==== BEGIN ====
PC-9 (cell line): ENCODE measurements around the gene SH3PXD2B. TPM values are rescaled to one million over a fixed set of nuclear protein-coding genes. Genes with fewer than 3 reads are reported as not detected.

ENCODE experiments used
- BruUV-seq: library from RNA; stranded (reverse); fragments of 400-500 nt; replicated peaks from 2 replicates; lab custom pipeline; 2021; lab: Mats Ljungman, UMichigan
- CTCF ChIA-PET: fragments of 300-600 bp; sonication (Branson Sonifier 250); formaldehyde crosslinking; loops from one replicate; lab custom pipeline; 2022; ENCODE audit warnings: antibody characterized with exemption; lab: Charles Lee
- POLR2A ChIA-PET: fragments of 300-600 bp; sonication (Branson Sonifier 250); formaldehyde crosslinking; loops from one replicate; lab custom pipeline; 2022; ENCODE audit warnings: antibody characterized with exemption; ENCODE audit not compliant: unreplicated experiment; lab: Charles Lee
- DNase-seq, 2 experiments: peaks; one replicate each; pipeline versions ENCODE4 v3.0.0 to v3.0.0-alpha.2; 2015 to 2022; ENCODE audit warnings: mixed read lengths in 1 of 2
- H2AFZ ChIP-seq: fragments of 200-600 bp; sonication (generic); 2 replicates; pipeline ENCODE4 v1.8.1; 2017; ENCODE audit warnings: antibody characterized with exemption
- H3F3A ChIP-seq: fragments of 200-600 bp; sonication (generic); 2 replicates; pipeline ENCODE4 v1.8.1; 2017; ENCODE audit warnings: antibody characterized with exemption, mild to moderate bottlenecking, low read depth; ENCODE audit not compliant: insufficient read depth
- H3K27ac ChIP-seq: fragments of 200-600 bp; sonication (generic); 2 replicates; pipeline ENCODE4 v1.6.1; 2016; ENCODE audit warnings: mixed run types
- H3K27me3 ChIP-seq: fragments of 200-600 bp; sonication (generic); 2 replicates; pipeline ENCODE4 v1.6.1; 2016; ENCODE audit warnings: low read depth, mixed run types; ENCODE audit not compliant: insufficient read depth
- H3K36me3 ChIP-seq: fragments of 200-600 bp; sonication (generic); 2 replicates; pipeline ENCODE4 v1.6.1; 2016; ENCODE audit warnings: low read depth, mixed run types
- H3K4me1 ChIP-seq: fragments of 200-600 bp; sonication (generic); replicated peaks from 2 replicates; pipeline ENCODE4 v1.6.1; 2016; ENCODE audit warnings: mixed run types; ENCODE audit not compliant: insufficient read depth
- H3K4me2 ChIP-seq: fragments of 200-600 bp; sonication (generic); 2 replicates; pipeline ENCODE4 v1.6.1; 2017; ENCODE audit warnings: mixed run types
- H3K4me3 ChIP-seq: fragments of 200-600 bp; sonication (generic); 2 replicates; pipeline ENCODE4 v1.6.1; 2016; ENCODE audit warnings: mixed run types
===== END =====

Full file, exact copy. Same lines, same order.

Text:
PC-9 (cell line): ENCODE measurements around the gene SH3PXD2B. TPM values are rescaled to one million over a fixed set of nuclear protein-coding genes. Genes with fewer than 3 reads are reported as not detected.

ENCODE experiments used
- BruUV-seq: library from RNA; stranded (reverse); fragments of 400-500 nt; replicated peaks from 2 replicates; lab custom pipeline; 2021; lab: Mats Ljungman, UMichigan
- CTCF ChIA-PET: fragments of 300-600 bp; sonication (Branson Sonifier 250); formaldehyde crosslinking; loops from one replicate; lab custom pipeline; 2022; ENCODE audit warnings: antibody characterized with exemption; lab: Charles Lee
- POLR2A ChIA-PET: fragments of 300-600 bp; sonication (Branson Sonifier 250); formaldehyde crosslinking; loops from one replicate; lab custom pipeline; 2022; ENCODE audit warnings: antibody characterized with exemption; ENCODE audit not compliant: unreplicated experiment; lab: Charles Lee
- DNase-seq, 2 experiments: peaks; one replicate each; pipeline versions ENCODE4 v3.0.0 to v3.0.0-alpha.2; 2015 to 2022; ENCODE audit warnings: mixed read lengths in 1 of 2
- H2AFZ ChIP-seq: fragments of 200-600 bp; sonication (generic); 2 replicates; pipeline ENCODE4 v1.8.1; 2017; ENCODE audit warnings: antibody characterized with exemption
- H3F3A ChIP-seq: fragments of 200-600 bp; sonication (generic); 2 replicates; pipeline ENCODE4 v1.8.1; 2017; ENCODE audit warnings: antibody characterized with exemption, mild to moderate bottlenecking, low read depth; ENCODE audit not compliant: insufficient read depth
- H3K27ac ChIP-seq: fragments of 200-600 bp; sonication (generic); 2 replicates; pipeline ENCODE4 v1.6.1; 2016; ENCODE audit warnings: mixed run types
- H3K27me3 ChIP-seq: fragments of 200-600 bp; sonication (generic); 2 replicates; pipeline ENCODE4 v1.6.1; 2016; ENCODE audit warnings: low read depth, mixed run types; ENCODE audit not compliant: insufficient read depth
- H3K36me3 ChIP-seq: fragments of 200-600 bp; sonication (generic); 2 replicates; pipeline ENCODE4 v1.6.1; 2016; ENCODE audit warnings: low read depth, mixed run types
- H3K4me1 ChIP-seq: fragments of 200-600 bp; sonication (generic); replicated peaks from 2 replicates; pipeline ENCODE4 v1.6.1; 2016; ENCODE audit warnings: mixed run types; ENCODE audit not compliant: insufficient read depth
- H3K4me2 ChIP-seq: fragments of 200-600 bp; sonication (generic); 2 replicates; pipeline ENCODE4 v1.6.1; 2017; ENCODE audit warnings: mixed run types
- H3K4me3 ChIP-seq: fragments of 200-600 bp; sonication (generic); 2 replicates; pipeline ENCODE4 v1.6.1; 2016; ENCODE audit warnings: mixed run types